Connecticut ranks among the lower half of the states in pedestrian safety according to a report issued by the National Complete Streets Coalition. The state was also designated the 27th worst state for pedestrian safety according to the report, Dangerous by Design 2014. The report found that 351 residents were killed in pedestrian accidents on Connecticut’s roads from 2003 to 2012.
Connecticut’s pedestrian danger index is 35 compared to the national average of 52.2. The index is calculated based on the share of local commuters who walk to their jobs and the previous five years of pedestrian fatality data. A higher number on the index reflects an increased danger to walkers.
The report ranked Vermont as the safest state with a pedestrian danger index of 13. Florida was listed as the nation’s most dangerous state with a pedestrian danger index of 168.6 and 5,189 pedestrian deaths from 2003 to 2012.
More than half of pedestrian accidents in Connecticut took place on arterial roads that are designed and operated to maximize vehicle speed. Pedestrian safety and comfort are not design considerations even though the roads go through places where pedestrians need and want to walk.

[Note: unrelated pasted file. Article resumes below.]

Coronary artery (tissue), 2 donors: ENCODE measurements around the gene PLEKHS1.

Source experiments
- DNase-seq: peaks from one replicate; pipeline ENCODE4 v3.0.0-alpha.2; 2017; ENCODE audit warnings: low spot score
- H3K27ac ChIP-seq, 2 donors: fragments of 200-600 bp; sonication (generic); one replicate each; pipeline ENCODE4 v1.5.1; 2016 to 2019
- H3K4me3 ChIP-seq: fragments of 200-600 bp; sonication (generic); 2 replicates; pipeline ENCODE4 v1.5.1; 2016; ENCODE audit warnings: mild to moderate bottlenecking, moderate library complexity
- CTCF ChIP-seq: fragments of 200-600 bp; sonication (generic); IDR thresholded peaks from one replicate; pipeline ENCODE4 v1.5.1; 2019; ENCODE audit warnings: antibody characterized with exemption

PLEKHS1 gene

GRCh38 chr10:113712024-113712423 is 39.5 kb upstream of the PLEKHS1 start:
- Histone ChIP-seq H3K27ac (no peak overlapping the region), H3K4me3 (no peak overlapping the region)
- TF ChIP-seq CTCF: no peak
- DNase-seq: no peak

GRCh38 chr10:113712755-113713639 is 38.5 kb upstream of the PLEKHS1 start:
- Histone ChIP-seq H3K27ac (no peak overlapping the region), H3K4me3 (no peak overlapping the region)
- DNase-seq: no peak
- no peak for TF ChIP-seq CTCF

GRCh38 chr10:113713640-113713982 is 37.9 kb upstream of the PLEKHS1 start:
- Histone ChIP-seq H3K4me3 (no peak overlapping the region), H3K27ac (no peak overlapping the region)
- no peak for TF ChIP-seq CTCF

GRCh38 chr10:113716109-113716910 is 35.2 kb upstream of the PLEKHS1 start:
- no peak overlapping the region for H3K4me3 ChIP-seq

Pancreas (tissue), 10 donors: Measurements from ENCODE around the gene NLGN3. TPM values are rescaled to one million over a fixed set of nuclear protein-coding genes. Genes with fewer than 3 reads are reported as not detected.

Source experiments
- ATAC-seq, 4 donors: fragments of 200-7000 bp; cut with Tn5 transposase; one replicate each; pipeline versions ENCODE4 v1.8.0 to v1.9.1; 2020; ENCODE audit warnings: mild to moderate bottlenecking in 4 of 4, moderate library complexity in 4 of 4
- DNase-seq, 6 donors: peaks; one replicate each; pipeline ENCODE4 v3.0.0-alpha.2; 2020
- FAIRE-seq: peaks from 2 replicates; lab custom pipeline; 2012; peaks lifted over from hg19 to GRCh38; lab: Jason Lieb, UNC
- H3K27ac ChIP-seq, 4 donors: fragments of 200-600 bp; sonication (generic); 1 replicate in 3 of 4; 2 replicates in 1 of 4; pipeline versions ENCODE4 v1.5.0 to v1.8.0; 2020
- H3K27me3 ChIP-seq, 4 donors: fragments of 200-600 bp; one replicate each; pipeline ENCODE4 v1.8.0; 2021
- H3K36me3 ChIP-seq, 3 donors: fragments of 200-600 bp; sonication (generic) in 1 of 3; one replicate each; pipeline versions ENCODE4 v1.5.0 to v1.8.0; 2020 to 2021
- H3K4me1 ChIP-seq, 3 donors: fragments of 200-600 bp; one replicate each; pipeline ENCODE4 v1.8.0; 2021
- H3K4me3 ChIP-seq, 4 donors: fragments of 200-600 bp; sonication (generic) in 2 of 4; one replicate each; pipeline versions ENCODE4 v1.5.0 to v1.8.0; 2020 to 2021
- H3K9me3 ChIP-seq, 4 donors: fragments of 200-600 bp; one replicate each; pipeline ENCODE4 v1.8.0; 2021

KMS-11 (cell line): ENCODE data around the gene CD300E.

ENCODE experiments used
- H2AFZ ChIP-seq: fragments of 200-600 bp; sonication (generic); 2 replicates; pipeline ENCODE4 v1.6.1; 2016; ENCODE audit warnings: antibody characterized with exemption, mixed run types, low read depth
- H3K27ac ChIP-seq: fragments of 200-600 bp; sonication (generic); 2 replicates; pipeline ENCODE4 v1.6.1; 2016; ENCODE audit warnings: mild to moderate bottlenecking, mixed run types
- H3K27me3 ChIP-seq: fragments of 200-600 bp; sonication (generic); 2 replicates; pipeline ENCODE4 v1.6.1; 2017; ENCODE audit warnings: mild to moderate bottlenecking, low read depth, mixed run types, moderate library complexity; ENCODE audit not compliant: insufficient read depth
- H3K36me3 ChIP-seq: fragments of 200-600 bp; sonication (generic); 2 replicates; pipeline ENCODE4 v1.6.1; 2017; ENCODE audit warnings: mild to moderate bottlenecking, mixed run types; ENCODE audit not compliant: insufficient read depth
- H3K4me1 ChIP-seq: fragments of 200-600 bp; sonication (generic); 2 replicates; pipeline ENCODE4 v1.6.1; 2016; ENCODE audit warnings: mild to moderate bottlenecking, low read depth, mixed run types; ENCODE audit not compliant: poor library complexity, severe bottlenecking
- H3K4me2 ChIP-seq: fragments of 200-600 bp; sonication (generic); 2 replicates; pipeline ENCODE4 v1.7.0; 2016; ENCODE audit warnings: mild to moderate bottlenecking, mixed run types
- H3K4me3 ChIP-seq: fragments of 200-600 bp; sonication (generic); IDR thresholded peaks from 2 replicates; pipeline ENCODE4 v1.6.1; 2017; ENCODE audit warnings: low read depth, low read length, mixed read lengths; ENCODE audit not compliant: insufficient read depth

Slower speeds lower the risk of a fatal pedestrian accident, according to the report. From 2003 to 2012, approximately 35 percent of pedestrian deaths occurred on roads with a speed limit of 40 mph or higher. The state suffered only 0.3 percent of pedestrian fatalities on roads governed by a 20 mph or lower speed limit.
The AARP, a co-sponsor of the report, has also taken an interest in the safety of walkers. Senior citizens constitute one of every five pedestrian fatalities. Adults over 65 accounted for 28 percent of pedestrian accident deaths in Connecticut from 2003 to 2010.
Connecticut has begun to combat this problem. A new state law state contains fines for any driver who does not exercise reasonable care and causes the serious injury or death of a walker, highway worker or wheelchair-bound pedestrian. Fines will be up to $1,000.
This report demonstrates, however, that pedestrians will continue to be at risk in Connecticut. Pedestrians and their families should seek advice when an accident does occur to help assure that fault is determined and that proper compensation is paid for death, serious injuries and other losses.
Source: Connecticut Post, “Report ranks states on pedestrian deaths,” Amanda Cuda, May 21, 2014